The office of a former provincial energy minister told the Ontario Power Authority to offer a “richer settlement” to the company that had been slated to build a cancelled gas-fired power plant, a committee investigating the projects heard.
The revelation, in testimony from an OPA official Tuesday, is the latest evidence politicians interfered with the sensitive and costly file.
The government killed two plants, in the Toronto suburbs of Oakville and Mississauga, at a total cost of $585-million. The move was widely seen as a bid to hold on to Liberal seats in the 2011 Ontario election.
After former premier Dalton McGuinty ordered the Oakville plant terminated, the OPA entered into negotiations with TransCanada, the Calgary-based firm contracted to build and run it. The government wanted to find a different project for the company as compensation, and the OPA suggested other possible plants. These projects, however, would not provide TransCanada as much revenue as the Oakville deal.
“[TransCanada] was upset our counterproposal didn’t have enough financial value for them, so they went and complained to the government,” testified Michael Killeavy, the OPA’s director of contract management.
The energy minister’s chief of staff then told them to put together a new offer that would give the company more money, he said. “We were surprised,” he said of the new orders. “We thought the counterproposal we’d offered … offered fair value.”
TransCanada rejected even this sweetened deal. It would not be until more than a year later, in the late summer of 2012, that the province finally reached an agreement with the company that will see it build a plant near Napanee, Ont.
This was not the first time political staffers meddled in cancellation talks. As The Globe and Mail first reported Tuesday, documents indicate two of Mr. McGuinty’s aides told TransCanada in October of 2010 that the government wanted to compensate the company for the value of the Oakville contract – even though the province apparently had no obligation to pay such damages.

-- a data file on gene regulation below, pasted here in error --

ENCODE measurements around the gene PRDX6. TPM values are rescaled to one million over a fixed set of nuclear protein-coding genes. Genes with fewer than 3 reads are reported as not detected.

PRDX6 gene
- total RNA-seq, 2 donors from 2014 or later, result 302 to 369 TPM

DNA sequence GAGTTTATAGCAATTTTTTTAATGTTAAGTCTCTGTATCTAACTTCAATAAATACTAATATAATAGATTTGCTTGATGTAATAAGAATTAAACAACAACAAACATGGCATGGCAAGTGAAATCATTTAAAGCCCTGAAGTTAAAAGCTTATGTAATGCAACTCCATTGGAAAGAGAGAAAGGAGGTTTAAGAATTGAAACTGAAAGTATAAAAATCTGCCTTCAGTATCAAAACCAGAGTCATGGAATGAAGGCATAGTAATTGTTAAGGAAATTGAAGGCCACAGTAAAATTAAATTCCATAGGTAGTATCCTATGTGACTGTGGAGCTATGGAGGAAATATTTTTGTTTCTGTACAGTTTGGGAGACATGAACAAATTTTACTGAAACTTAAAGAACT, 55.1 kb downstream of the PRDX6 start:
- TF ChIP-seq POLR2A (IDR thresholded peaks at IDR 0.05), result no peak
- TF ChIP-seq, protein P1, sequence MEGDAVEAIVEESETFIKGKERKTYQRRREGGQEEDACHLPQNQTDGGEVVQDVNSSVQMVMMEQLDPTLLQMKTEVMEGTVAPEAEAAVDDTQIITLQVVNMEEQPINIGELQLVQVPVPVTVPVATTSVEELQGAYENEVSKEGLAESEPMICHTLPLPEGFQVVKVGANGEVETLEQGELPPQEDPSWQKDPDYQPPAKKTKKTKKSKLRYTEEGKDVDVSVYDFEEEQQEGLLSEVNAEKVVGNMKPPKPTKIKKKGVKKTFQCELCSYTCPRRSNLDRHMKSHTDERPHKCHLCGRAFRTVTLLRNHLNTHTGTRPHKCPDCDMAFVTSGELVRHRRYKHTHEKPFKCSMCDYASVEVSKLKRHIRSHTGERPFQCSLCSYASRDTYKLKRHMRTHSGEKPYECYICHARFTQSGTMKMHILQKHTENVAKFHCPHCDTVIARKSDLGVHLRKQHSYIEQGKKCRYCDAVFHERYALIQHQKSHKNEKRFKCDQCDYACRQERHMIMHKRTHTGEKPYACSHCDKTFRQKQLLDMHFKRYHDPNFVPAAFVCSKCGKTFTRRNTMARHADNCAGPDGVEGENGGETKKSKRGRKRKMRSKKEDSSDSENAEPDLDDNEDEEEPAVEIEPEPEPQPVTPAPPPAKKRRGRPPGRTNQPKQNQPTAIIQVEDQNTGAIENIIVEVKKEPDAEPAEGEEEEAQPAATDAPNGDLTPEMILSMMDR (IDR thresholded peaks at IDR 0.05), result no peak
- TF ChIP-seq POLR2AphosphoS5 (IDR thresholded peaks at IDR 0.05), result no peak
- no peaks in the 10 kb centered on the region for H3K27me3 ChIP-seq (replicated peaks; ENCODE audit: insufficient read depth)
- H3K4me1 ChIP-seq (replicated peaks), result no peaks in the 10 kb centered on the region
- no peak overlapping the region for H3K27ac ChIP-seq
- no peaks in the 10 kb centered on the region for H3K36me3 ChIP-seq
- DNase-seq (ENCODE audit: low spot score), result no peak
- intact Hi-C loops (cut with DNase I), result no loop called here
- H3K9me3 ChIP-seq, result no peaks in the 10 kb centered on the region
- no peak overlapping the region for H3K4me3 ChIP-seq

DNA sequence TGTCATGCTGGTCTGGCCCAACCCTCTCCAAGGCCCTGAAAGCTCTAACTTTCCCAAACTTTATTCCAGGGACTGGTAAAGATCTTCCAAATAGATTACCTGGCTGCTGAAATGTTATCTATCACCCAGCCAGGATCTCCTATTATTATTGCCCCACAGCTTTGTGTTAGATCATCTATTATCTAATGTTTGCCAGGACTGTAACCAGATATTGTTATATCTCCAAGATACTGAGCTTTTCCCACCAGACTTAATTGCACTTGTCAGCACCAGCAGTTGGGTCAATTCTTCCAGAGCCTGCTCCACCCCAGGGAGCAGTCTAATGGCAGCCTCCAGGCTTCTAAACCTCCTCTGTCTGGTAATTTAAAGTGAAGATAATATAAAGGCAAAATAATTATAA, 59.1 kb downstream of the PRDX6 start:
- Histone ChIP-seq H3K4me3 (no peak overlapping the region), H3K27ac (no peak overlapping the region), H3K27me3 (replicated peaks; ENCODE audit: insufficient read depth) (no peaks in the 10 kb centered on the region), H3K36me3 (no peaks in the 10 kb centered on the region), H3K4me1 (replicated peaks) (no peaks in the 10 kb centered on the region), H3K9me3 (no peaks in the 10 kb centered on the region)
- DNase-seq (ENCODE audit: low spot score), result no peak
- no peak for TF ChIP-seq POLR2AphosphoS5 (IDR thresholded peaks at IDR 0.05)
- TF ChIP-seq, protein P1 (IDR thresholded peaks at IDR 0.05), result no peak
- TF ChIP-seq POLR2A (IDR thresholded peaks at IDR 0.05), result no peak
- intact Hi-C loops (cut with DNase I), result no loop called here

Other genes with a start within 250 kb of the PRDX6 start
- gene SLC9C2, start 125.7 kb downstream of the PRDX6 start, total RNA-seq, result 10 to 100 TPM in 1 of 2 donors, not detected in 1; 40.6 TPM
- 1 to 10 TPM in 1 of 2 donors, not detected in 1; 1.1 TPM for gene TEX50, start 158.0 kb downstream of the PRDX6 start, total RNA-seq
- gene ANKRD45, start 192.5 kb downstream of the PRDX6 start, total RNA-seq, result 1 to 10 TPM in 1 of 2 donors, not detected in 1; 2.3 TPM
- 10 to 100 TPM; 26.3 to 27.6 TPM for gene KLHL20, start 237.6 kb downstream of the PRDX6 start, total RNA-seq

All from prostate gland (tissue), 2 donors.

That pledge was later reiterated in a letter from the OPA to TransCanada. Had it not been for political involvement, Mr. Killeavy said, the OPA would not have given the company this promise. He also confirmed that politicians made it harder for the OPA to reach a deal by allegedly telling TransCanada it wanted to reach a settlement by December of 2010 (a deadline that was ultimately missed), and that the government knew cancellation costs would be higher than the $40-million figure Mr. McGuinty and his ministers cited for months.
Liberal committee member Bob Delaney insisted political staff only communicated with TransCanada and the OPA to gather information.
“They’re not there to negotiate, but they are there to carry information back to their minister, their member, the premier, and that’s what each and every one of them did,” he said.
But NDP MPP Peter Tabuns said Mr. Killeavy’s testimony, along with The Globe’s earlier revelations, show the government was trying to satisfy TransCanada at public expense.
“They should not have been messing in and effectively tying the hands of the OPA when they were trying to look out for the interests of ratepayers in Ontario,” he said.
Progressive Conservative MPP Vic Fedeli said Mr. Killeavy’s testimony also showed that the government “knew all along” cancellation costs would be higher than they were claiming publicly.